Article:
Valencia, Take #4
The two men ahead of me are hesitant. Even after lifting the lid on the cool, delicious concoction, they slowly shake their heads and turn away. I am at a horchata stand in Valencia’s Plaça de l’Ajuntament and the vendor is giving me a stupefied look. “They don’t know what they are missing out on… people think it’s milk, but horchata is so much more than that!”
I am quick to agree, stopping just one step short of announcing my love for the drink and the city which it has come to represent. I don’t know how it happens but Valencia is one of those places where I often feel like a local – even if it’s blatantly obvious that I am from the far side of earth, or more accurately 1/37 of the way to the Moon.
But I digress. Every time I return here I end up discovering something new. Within the eastern part of the old city I stumble across the Plaza San Vicente Ferrer, a square that few visitors go to because it’s not marked on the maps supplied by El Corte Inglés (Spain’s ultimate department store). And somewhere in the maze of central streets my friends take me to the Zumería, the ideal place for a catch-up over great big copas of luscious alcoholic smoothies.
It sounds pretentious right? Well, let me tell you that Valencia is anything but… even if the exuberant mayor loves her opera houses and expensive lampposts.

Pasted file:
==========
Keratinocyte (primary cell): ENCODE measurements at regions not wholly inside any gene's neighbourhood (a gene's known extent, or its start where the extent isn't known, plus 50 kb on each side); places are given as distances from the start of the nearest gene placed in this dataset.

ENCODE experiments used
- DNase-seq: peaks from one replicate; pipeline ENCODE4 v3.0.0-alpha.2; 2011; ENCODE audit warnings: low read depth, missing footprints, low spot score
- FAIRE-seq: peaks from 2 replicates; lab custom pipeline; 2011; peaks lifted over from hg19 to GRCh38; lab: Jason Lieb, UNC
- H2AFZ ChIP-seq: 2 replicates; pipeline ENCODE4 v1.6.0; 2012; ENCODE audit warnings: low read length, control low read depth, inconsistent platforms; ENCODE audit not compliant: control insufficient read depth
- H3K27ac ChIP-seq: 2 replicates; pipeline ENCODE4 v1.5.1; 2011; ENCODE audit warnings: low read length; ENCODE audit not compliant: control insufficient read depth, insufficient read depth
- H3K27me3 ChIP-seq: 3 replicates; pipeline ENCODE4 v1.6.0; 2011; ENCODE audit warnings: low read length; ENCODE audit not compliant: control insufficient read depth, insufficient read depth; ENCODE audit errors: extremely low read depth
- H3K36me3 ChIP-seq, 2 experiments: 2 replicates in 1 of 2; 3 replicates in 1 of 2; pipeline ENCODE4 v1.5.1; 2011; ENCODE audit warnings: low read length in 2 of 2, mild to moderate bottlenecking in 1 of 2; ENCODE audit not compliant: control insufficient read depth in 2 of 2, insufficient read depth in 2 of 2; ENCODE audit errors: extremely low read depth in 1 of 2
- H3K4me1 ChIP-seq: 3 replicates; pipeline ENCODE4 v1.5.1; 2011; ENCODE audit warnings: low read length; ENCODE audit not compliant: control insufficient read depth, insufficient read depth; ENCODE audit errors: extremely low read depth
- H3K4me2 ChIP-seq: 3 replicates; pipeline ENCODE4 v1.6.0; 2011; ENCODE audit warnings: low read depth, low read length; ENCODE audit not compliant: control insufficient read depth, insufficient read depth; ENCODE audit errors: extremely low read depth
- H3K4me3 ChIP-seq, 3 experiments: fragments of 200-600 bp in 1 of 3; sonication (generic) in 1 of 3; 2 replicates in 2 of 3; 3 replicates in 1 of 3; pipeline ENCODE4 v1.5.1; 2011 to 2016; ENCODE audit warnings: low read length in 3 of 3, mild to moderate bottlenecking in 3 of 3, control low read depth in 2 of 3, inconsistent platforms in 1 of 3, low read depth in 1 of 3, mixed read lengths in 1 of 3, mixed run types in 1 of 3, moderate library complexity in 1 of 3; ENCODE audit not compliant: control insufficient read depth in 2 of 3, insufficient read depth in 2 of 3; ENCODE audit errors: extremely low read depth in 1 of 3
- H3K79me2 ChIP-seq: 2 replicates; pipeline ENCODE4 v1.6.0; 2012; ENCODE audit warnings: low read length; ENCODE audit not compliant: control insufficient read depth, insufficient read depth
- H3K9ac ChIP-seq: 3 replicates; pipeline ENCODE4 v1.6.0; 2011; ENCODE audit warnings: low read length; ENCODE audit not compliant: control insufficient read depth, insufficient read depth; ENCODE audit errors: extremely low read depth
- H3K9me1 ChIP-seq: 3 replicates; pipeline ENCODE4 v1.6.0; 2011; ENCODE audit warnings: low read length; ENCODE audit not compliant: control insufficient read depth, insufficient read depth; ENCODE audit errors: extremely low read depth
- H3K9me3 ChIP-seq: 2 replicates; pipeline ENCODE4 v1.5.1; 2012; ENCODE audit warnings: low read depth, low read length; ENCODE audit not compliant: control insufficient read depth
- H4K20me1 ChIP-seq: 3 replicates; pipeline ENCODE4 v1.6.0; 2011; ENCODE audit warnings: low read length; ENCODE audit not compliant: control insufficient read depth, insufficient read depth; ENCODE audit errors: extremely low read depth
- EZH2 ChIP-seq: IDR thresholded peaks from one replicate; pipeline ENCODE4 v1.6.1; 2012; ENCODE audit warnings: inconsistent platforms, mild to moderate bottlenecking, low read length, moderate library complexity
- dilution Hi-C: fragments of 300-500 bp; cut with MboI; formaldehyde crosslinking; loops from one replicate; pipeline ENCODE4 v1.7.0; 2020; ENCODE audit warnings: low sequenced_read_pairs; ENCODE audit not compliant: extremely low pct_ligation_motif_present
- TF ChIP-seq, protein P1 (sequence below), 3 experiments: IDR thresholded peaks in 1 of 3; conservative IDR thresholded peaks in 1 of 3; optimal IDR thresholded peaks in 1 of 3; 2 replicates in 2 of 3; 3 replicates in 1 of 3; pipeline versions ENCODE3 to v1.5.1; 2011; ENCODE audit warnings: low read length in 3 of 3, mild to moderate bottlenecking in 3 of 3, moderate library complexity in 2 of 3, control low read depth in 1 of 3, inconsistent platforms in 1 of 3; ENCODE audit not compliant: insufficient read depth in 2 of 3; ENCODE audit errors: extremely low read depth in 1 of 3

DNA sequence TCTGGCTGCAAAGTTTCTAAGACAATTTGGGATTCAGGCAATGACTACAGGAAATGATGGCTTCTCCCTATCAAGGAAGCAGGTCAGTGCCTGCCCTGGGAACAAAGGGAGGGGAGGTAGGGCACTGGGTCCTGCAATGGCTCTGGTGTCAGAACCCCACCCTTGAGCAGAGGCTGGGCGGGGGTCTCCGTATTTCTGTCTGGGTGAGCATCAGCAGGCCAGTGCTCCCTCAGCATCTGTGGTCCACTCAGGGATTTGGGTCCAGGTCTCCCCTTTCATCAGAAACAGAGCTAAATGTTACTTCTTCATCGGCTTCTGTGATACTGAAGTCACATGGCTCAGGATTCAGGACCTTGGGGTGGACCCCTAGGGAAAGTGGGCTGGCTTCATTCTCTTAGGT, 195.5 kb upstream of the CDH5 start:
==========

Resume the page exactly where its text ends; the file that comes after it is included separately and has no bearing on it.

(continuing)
Just by if you did not know 😛
The football or soccer team in Valencia ( Valencia Fotball Club) has as a symbol in its shield, a black bat 😛
So the bat is, somehow , related with the city I guess.
Yes, I kept wondering why the bat was part of the shield… fortunately my Valencian friends were there to tell me the story behind it!
Horchata sounds so good right now.. as does that paella!
What beautiful details in the architecture.
I also like that the bat is jumping off of a crown.
You’ll find that Horchata is pretty much the Spanish version of soy milk! The best part of any paella is the crispy layer of rice at the very bottom – you know, the part that sticks to the pan. They call it “soccarat”.
Legend has it that the night before the Crown of Aragon recaptured Valencia from the Moors, a bat flew into the king’s tent and perched itself on his shield. He took it to be a good omen. When the battle was won, the bat became a permanent feature of the city’s coat of arms.
Ohhhh that makes so much more sense and is an awesome story!
Is that why batman always wins? 😉
The crispy part of rice dishes in Japan are called “okoge.” How funny that both cultures seem to love the crispy bits at the bottom. Though it really is the best part!
Haha, maybe you’re right. 😛
On my travels through Spain I picked up a lot of cultural similarities… deep down there is actually a lot in common with China and Japan. One being an intense love of pork and a willingness to use every single part of the pig!
Regarding similarities between Valencia and China, it is true that they have a lot in common: they grow rice and oranges, they like gunpowder, kites (in April there is a festival where the sky is filled with kites), and it is where the sun rises (respect to the rest of Spain)
intense being an understatement! 🙂